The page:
Always Follow a Local
I’ve decided on my number one piece of travel advice, at least for today: If in doubt, always follow a local.
I guess number two would be: try not to freak them out.
But this tac-tic saved from a good roasting as I travelled between two Caribbean islands last week.
The only way to get to Little Corn Island, Nicaragua, is to first get to Big Corn Island and then to take a small boat called a panga to Little Corn. This may be one of the hardest parts of Nicaragua to reach, but it still draws enough tourists to make your heart sink if, like me, you always want to be the only tourist in the village. So as the panga pulled up and all 48 passengers rushed to board, I applied my rule and picked out a local lady with her daughter who had clearly just been shopping on Big Corn. While everyone else piled into the main body of the boat, she tucked herself and her daughter on a little bench behind the driver, and I was right behind her, trying to look innocent. This was the first of the two boats that leave daily for the islita, as it is called by the Spanish-speaking locals, but it doesn’t leave until 10am, so already the sun was high in the sky and burning down on the 43 mostly pink bodies in front of the driver (a man selling sunglasses and a carpenter had also made room for themselves on our bench). 10am came and went, no driver. Life jackets were handed to most passengers, which some on the back seat used as a cushion to sit on; I abandoned my rule at that point, reasoning that it’s not so special that I should have to follow it to my death.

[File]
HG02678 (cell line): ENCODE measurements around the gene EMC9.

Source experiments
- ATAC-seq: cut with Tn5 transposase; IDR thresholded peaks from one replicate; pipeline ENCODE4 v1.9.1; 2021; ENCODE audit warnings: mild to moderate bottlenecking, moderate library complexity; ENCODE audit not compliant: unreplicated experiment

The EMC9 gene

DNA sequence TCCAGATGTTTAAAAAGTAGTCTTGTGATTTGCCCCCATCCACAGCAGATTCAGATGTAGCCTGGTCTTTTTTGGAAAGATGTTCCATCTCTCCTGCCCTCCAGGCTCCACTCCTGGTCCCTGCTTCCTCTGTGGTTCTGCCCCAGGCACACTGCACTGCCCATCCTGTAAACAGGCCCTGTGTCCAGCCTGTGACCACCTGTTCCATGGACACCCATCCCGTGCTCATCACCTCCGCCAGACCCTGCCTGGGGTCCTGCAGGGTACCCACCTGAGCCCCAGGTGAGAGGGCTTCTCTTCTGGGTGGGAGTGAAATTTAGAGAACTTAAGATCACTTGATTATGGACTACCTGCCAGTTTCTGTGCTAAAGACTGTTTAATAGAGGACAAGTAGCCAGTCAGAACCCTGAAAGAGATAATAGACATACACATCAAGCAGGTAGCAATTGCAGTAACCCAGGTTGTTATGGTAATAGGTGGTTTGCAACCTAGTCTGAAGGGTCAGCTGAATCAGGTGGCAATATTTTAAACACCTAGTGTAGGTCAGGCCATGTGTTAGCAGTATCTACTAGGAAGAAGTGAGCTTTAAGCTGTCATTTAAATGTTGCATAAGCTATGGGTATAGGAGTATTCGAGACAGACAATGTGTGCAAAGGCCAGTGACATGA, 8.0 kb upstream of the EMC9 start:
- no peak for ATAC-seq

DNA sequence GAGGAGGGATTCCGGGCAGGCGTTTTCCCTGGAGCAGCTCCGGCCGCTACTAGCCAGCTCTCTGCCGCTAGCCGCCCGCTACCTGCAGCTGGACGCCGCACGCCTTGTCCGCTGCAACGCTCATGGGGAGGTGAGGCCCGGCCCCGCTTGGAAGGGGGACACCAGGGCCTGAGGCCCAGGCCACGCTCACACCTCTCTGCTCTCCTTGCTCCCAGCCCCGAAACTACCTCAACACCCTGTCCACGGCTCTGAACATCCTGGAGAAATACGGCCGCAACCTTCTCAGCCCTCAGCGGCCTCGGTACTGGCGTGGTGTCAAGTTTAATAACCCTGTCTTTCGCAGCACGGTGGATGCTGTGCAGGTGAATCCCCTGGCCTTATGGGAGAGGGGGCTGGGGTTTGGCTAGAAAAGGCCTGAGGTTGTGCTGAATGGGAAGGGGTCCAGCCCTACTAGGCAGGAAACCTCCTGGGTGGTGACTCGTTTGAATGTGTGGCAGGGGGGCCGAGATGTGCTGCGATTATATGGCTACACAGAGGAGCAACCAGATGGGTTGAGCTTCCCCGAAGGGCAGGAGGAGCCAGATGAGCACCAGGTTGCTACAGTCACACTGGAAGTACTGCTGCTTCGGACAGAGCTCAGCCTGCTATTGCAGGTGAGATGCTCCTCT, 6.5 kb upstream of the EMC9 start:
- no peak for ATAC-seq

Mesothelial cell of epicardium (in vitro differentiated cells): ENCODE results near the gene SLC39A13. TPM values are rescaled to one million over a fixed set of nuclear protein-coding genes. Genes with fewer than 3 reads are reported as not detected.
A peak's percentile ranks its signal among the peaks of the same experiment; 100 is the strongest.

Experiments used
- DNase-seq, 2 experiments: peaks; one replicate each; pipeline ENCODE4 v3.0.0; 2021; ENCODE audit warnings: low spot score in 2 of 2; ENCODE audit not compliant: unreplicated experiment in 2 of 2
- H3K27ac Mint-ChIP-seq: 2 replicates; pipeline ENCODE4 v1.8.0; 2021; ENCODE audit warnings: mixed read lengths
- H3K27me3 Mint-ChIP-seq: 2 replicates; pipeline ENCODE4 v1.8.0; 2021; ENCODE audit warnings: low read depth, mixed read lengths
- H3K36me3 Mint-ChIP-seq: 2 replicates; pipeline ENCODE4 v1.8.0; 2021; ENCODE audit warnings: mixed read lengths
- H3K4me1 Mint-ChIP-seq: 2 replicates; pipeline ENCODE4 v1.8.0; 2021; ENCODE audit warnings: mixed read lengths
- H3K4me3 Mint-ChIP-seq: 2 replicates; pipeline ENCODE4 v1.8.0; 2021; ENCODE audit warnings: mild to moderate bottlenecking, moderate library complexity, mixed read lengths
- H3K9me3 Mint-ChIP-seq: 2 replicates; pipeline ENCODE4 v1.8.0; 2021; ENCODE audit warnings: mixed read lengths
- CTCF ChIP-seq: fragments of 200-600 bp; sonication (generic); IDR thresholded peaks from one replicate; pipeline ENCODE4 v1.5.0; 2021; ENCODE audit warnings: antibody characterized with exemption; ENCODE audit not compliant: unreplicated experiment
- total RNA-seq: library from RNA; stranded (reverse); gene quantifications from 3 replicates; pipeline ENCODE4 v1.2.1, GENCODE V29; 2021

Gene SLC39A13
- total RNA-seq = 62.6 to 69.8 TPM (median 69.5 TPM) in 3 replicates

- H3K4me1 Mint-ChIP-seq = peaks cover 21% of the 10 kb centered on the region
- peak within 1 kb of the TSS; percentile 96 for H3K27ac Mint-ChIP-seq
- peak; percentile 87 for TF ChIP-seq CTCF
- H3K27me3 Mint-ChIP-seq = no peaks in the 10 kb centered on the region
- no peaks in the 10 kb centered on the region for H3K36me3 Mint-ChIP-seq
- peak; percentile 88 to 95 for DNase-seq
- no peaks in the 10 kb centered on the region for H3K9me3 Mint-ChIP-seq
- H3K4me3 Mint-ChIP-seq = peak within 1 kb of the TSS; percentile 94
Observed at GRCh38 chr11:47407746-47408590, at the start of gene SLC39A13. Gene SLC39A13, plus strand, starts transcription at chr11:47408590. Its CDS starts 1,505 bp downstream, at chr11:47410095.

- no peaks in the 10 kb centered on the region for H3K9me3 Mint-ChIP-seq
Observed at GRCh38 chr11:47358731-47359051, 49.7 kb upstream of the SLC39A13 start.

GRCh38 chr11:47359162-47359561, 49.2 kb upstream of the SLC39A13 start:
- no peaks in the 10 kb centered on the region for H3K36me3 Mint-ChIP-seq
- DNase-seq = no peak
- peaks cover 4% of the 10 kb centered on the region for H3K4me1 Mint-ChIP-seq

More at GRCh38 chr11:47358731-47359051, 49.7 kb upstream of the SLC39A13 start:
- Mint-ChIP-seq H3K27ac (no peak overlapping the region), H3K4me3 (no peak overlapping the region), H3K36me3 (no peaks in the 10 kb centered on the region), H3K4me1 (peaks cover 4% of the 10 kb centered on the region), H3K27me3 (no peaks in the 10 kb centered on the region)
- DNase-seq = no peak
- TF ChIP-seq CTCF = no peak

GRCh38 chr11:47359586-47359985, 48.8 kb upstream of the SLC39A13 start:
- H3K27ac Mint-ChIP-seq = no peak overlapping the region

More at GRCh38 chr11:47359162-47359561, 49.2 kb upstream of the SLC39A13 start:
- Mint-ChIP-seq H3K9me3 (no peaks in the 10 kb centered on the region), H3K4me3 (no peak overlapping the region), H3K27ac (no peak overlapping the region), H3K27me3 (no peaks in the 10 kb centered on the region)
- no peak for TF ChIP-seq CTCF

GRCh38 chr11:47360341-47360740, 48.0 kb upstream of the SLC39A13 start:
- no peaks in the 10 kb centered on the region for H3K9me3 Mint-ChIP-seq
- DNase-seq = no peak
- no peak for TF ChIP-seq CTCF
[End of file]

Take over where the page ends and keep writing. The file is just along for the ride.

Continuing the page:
I must admit that I didn’t keep a check on exactly how long we waited, I was too busy gloating over the fact that while my fellow non-Nicaraguans wilted, I was bobbing along under the shade of a canopy that had clearly been put in place to protect the driver on his many journeys to and fro between the islands. It turned out that the hold-up was due to the manager of the port claiming that the boat was over-full, while the owner of the panga insisted that his papers authorised him to carry up to 50 passengers and he only had 48, so there was even room for two more!
Mutiny almost broke out when they took their argument to the shade of a nearby tree, leaving the passengers to roast. My fellow back-seaters urged the tourist to boycott the boat in protest at being treated worse than animals, but of course they were not about to lead the way themselves, for fear of losing their first class seats. And anyway, the boat was full of tourists, most of them American, most of them still smiling and enjoying the cultural quirk of the boat not leaving on time.
One way or another, the problem was resolved and we sped off towards Little Corn, making up some of the lost time on the way and arriving well within the 55 minutes scheduled for the crossing. I stepped proudly onto the decking of the pier, sure that not only was I the only tourist to have arrived on Big Corn by boat rather than flying in from Managua, I was now also the only one not sporting a burnt face and wet clothes. I, more than anyone, deserved the nearest hammock.
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Thoughts and anecdotes from here and there.